Unleashing the Potential of Asymmetric Multicore Processors Through Operating System Support05/28/2009
Speaker(s) : Sasha Fedorova (SFU)
Asymmetric multicore processors (AMP) promise higher performance per watt than their symmetric counterparts, and it is likely that future processors will integrate a few fast out-of-order cores, coupled with a large number of simpler, slower cores, all exposing the same ISA. Abundant simple cores enable scalability for highly parallel applications, while complex and powerful cores deliver good performance for sequential applications as well as sequential phases of parallel applications. To fully tap into the potential of AMP systems, the operating system must map threads to asymmetric cores in consideration of the amount of parallelism in the application. Our work is the first to design, implement and evaluate such operating system support. Our new Parallelism-Aware (PA) scheduling algorithm maps applications to cores on an AMP according to the degree of dynamic parallelism in the application, but without compromising the fairness and load balance of the system. Using our implementation we are able to evaluate the feasibility of delivering the benefits of AMP to applications through operating system support, without requiring changes to applications or their recompilation. We show that the PA algorithm accomplishes this goal, delivering as much as 27% better performance than the asymmetry-agnostic scheduler for applications with a non-negligible sequential component. We also conclude that to avoid the overhead of cross-chip thread migrations, future AMP systems should be built such that fast and slow cores are placed within close physical proximity on the same chip. Bio: Alexandra (Sasha) Fedorova is an Assistant Professor of Computer Science at Simon Fraser University (SFU) in Vancouver, Canada. She has earned her Ph.D. at Harvard University in 2006, where she has completed a thesis on Operating System Scheduling for Chip Multithreaded Processors. Concurrently with her doctorate studies, Fedorova worked at Sun Microsystems Research Labs, where she investigated transactional memory and operating systems. She is the lead inventor on two US patents. At SFU, Fedorova has co-founded Systems, Networking and Architecture (SYNAR) research lab. Presently, her research interests span operating systems and virtualization platforms for multi-core. Recently she and her students have been working on tools and techniques for parallelization of video games. Dr. Fedorova's research is recognized by researchers and practitioners alike. Her work is supported by Sun Microsystems, Intel and Electronic Arts. She also holds a prestigious Strategic Grant from the Canadian government.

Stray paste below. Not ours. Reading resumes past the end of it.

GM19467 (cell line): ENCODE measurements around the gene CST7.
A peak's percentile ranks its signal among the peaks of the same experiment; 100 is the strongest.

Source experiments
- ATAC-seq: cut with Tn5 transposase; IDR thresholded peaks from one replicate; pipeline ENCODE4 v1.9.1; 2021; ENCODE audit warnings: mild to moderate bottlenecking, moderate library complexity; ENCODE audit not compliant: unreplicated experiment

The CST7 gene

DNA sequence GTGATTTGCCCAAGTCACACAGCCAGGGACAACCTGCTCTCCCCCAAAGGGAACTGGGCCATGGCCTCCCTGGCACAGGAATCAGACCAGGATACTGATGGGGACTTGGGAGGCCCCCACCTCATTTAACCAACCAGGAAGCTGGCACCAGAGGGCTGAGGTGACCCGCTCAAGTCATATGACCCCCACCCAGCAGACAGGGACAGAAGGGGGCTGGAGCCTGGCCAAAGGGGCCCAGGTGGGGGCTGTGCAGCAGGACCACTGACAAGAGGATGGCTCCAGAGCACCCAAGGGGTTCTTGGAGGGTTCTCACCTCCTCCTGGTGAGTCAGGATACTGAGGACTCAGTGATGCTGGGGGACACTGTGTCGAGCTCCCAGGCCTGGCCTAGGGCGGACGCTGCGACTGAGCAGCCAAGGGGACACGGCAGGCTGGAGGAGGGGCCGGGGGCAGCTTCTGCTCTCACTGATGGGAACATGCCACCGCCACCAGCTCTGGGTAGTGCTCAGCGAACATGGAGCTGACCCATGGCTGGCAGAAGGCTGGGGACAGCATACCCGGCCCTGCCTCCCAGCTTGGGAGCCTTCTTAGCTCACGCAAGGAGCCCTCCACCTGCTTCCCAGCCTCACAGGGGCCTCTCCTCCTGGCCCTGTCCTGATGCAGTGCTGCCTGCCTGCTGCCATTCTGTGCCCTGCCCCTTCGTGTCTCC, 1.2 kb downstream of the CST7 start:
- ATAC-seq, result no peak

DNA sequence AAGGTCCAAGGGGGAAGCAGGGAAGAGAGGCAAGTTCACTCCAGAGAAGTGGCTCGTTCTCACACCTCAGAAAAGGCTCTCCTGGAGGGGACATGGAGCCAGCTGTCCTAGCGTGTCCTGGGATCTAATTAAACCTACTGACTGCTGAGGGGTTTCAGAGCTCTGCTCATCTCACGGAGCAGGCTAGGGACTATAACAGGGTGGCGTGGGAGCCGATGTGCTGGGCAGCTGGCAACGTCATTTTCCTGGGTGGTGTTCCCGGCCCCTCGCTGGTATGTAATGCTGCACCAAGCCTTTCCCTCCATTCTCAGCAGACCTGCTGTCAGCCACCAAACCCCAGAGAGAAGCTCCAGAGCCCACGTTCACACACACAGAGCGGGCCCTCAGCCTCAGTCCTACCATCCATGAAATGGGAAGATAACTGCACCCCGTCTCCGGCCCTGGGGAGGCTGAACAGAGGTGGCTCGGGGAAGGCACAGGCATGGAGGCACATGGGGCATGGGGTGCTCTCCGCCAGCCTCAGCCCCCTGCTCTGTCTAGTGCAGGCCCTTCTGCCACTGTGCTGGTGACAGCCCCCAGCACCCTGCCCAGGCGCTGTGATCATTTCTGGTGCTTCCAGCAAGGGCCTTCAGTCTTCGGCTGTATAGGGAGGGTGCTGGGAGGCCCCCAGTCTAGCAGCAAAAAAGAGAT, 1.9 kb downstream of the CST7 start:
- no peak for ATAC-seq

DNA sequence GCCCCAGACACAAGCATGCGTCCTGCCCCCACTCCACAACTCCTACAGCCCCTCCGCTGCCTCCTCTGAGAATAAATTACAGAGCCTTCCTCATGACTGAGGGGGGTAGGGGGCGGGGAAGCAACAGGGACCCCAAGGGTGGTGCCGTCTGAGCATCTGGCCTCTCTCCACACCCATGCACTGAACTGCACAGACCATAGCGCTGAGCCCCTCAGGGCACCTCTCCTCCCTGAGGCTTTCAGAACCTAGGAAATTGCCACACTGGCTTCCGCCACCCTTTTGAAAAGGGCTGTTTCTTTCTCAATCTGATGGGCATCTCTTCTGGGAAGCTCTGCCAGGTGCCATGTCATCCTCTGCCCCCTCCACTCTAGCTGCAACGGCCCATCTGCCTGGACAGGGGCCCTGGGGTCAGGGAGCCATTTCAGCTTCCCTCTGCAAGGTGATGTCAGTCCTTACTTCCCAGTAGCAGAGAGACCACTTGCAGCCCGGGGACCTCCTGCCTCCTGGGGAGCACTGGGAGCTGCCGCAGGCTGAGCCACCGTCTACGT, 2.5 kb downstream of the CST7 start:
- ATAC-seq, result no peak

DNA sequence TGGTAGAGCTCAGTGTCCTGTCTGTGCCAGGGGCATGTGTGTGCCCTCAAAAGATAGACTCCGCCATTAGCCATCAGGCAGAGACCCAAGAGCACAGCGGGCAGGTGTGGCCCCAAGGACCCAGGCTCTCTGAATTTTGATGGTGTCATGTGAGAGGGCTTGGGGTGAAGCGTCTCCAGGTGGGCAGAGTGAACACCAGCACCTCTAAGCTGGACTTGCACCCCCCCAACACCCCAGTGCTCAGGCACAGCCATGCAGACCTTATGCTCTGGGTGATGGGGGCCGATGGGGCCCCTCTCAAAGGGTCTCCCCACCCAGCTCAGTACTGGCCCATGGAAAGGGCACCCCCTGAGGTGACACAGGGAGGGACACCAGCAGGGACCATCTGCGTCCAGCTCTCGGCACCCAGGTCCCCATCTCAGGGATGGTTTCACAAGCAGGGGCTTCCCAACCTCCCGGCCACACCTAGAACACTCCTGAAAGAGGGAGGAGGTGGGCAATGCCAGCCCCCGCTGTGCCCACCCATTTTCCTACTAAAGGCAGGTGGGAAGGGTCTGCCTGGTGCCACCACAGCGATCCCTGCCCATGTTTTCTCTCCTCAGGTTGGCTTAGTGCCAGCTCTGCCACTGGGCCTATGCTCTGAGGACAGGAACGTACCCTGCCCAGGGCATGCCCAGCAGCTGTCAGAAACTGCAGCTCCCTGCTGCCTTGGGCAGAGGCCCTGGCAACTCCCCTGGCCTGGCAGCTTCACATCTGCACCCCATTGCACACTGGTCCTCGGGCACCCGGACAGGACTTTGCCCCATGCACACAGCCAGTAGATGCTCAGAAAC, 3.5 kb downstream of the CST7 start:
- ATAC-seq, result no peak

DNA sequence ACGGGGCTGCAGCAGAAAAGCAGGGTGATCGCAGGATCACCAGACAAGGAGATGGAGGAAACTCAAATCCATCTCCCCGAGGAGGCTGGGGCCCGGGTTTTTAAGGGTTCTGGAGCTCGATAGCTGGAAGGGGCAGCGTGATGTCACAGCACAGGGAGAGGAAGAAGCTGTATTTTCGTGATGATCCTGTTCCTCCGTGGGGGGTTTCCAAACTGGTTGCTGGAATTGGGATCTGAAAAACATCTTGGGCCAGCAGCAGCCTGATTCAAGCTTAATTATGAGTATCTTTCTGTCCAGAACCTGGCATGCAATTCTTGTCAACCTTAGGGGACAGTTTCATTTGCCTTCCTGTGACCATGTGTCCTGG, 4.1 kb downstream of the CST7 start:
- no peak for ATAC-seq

Lamia.Benmouffok (at) nulllip6.fr